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Sun, July 21

County, state disagree on budget sweeps

State Rep. Regina Cobb

State Rep. Regina Cobb

KINGMAN – When state Sen. Sonny Borrelli hears Mohave County officials crying about budget sweeps, it reminds him of his grandmother who told him he was a spoiled child anytime he complained about not having something.

She would relate the tale of the woman who had a nice fat ham under one arm, and complained because she had no bread.

That’s how Borrelli, R-Lake Havasu, sees it when the county shells out several thousand dollars for a second ice machine at Development Services, spends HURF money on a new Public Works building and approves a 5 percent salary increase for “hot jobs.”

Then Mohave County supervisors turn around and blame legislators for “cost-sharing” sweeps of Highway User Revenue Funds and general funds to help balance the state budget.

They use it as the reason behind Monday’s 3-2 vote to adopt a tentative budget that would raise property tax rates by 26 percent, from $1.96 to $2.48 for every $1,000 of property value.

They said it’s either that or a quarter-cent sales tax, which would require a unanimous vote from the board, and Supervisor Buster Johnson has made it clear he would not support it. He voted against the property tax.

“I think there’s a little bit of confusion over some of the details,” Borrelli said Thursday in a phone interview from Phoenix. “You can only manage what you can.”

Borrelli said he was “under the impression” that the state Legislature gave back $30 million in HURF sweeps to cities and counties each year since he was elected as a representative in 2013.

Mohave County also received $550,000 in lottery money this year.

State Rep. Regina Cobb, R-Kingman, said she was “very disappointed” in the supervisors’ decision to raise property taxes for the tentative budget. A public hearing on the budget is set for Aug. 7 prior to final adoption.

Cobb said she worked hard to put $30 million in HURF money back into county coffers, along with $8 million for juvenile detention and $1.5 million for indigent defense. She also mentioned the lottery funds.

“We got more money back this year than we had in the last 10 years and this is the year we raise 25 percent on property taxes?” she said. “When you consider we’re a snowbird county, we have a lot of part-timers and they don’t pay property taxes. If you’re going to increase anything, it should be sales (tax).”

As chairwoman of the Appropriations Subcommittee on Health and Welfare, Cobb helped formulate the state budget and said the county got a “little more bang for the buck” with their state representative.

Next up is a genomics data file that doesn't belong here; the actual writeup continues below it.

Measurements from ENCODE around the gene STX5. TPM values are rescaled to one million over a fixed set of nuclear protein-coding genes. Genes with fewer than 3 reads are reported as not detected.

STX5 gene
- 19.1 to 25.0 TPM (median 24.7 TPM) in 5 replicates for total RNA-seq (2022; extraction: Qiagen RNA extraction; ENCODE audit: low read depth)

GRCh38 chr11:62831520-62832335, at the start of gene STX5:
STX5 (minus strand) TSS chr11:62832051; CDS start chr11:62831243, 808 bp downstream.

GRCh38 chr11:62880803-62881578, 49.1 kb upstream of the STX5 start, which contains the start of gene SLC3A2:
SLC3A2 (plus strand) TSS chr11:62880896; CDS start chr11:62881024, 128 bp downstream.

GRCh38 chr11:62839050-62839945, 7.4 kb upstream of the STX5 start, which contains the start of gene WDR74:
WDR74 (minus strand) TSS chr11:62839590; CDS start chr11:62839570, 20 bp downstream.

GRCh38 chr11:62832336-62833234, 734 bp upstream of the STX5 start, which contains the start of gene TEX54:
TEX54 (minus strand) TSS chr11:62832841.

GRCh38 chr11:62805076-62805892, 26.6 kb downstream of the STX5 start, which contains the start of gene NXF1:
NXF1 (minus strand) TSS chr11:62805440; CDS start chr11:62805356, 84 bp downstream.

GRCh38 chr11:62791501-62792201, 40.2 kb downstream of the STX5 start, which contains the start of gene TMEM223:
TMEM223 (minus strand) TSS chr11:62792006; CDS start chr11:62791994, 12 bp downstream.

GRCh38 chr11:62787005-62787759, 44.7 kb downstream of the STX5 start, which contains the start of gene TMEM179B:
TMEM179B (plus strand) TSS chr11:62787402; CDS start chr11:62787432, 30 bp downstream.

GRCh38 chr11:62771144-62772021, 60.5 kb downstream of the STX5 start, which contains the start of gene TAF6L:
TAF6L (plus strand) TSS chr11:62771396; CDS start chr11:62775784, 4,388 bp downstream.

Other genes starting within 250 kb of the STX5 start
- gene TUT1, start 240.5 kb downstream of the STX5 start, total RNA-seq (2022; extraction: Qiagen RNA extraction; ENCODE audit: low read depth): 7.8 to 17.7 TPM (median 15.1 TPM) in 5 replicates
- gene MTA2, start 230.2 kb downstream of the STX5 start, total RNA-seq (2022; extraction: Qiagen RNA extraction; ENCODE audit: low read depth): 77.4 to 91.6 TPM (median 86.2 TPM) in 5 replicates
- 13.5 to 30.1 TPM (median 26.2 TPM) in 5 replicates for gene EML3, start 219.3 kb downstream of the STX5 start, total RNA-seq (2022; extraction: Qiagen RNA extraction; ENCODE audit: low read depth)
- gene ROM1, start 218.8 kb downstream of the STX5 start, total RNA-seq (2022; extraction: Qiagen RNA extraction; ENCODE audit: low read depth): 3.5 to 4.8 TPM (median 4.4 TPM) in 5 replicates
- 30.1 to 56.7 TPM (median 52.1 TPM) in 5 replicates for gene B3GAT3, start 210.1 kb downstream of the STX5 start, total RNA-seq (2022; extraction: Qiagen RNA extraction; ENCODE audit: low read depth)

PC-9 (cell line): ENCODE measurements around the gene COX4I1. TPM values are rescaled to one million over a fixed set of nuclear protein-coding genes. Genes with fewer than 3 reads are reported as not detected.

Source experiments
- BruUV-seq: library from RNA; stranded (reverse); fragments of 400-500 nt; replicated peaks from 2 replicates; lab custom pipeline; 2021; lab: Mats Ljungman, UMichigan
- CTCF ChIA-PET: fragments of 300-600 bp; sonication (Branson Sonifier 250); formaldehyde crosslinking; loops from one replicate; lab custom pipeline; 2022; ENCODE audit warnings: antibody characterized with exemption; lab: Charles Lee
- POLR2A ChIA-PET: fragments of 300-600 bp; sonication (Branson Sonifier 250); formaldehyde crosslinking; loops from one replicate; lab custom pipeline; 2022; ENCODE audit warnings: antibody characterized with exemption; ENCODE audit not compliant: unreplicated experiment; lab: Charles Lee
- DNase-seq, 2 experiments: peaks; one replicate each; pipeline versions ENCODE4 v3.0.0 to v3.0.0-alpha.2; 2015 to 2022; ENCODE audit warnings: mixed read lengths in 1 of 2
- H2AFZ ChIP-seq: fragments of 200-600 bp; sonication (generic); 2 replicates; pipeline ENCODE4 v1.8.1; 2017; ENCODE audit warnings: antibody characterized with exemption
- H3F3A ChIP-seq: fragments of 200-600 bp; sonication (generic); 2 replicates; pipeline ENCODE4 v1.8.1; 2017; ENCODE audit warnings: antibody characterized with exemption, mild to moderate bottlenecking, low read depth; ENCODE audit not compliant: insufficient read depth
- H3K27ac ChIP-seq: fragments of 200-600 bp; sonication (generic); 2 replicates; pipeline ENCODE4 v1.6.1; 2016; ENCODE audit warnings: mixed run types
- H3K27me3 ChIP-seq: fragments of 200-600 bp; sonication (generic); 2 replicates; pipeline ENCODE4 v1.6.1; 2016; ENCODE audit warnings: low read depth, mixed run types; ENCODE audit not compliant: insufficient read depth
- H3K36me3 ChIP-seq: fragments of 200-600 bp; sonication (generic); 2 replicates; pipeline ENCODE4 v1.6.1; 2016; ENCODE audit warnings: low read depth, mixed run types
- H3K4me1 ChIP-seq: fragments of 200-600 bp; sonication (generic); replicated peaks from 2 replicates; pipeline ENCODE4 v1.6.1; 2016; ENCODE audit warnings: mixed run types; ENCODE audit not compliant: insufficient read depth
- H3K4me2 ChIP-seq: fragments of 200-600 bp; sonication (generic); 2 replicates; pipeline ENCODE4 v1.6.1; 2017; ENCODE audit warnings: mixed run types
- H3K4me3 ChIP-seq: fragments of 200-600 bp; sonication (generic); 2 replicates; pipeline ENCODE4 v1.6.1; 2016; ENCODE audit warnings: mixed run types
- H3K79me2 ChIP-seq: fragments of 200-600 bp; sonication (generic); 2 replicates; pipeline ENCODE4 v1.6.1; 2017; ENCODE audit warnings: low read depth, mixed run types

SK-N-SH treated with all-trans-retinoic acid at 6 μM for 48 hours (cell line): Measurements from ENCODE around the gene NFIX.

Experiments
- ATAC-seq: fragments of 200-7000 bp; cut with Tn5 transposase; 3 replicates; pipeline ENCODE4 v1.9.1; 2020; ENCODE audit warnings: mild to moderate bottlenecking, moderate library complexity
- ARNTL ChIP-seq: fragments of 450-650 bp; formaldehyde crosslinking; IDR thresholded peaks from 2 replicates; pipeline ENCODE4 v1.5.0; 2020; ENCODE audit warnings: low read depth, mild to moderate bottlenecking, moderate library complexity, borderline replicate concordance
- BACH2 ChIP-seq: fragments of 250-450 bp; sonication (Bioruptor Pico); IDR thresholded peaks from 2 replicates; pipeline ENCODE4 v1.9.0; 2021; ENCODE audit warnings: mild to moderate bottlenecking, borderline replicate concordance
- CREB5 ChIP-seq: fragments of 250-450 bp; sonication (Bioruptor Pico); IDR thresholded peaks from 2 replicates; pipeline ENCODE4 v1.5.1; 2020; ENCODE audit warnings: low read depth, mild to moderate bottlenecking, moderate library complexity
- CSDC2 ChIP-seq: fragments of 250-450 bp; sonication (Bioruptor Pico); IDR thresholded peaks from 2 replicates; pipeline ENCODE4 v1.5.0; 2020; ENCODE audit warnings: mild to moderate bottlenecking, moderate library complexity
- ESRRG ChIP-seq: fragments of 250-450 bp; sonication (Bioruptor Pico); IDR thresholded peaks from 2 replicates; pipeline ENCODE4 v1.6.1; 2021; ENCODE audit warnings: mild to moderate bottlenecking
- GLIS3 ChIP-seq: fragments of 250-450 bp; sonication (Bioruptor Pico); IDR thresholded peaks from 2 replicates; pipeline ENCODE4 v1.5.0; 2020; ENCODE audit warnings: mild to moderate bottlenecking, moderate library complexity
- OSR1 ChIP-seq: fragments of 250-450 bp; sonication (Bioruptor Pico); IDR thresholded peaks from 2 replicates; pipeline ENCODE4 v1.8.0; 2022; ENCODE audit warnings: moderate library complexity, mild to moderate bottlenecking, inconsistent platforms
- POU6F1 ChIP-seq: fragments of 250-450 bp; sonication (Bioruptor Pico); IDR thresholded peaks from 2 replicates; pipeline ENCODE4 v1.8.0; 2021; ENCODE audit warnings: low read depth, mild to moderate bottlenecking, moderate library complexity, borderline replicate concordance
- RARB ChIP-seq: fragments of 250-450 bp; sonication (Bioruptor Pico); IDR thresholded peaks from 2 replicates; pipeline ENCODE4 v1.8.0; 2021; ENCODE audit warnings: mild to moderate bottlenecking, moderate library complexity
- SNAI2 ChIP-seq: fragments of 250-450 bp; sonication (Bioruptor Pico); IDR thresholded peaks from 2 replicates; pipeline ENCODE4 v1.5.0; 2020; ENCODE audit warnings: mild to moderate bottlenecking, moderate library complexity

On the issue of HURF funds, Cobb said that money was supposed to be spent on road improvements, though supervisors were talking about using it for salary increases.

“I’m very disappointed we did the property tax. We should have done the sales tax, if we’re going to do anything. You’ve got to go deeper, turn over cushions, look under rocks,” the state representative said.

Another bone of contention is the state’s $7.7 billion shortfall in the Public Safety Retirement Pension System, of which Mohave County is on the hook for about $21 million.

Legislators tinkered more with the system in 2016, splitting the program into two plans and putting new officers into a 401(k) plan.

Once again, the state puts future liability on local taxpayers, Johnson said. The struggling Elected Officials Retirement Plan, which includes judges’ retirement funds, is a $19 million drag on the local economy.

The City of Kingman is getting a bill for $46 million, Bullhead City $46 million and Lake Havasu City $100 million.

Johnson hasn’t shied away from criticizing the state’s lack of integrity concerning living within its own means.

County supervisors wanted to implement the quarter-cent sales tax to be used strictly for improvement, maintenance and construction of county roads, which are in a serious state of deterioration.

But there’s no guarantee the state won’t step in and “steal” that money to cover its own overspending and mismanagement, Johnson said.

“County and city elected officials have gotten so used to being mugged by state officials that they have bowed to the Capitol sheiks and praised them for not taking more local funds,” the District 3 supervisor said.

“If our county raises the sales tax for highway funds, our local state representatives can continue their misleading pledge of ‘no new taxes,’ while criticizing individual supervisors as ‘tax and spend liberals,’ all the while knowing they can sweep that money for their own general fund spending. They’ve raised the act of hypocrisy to an art form.”


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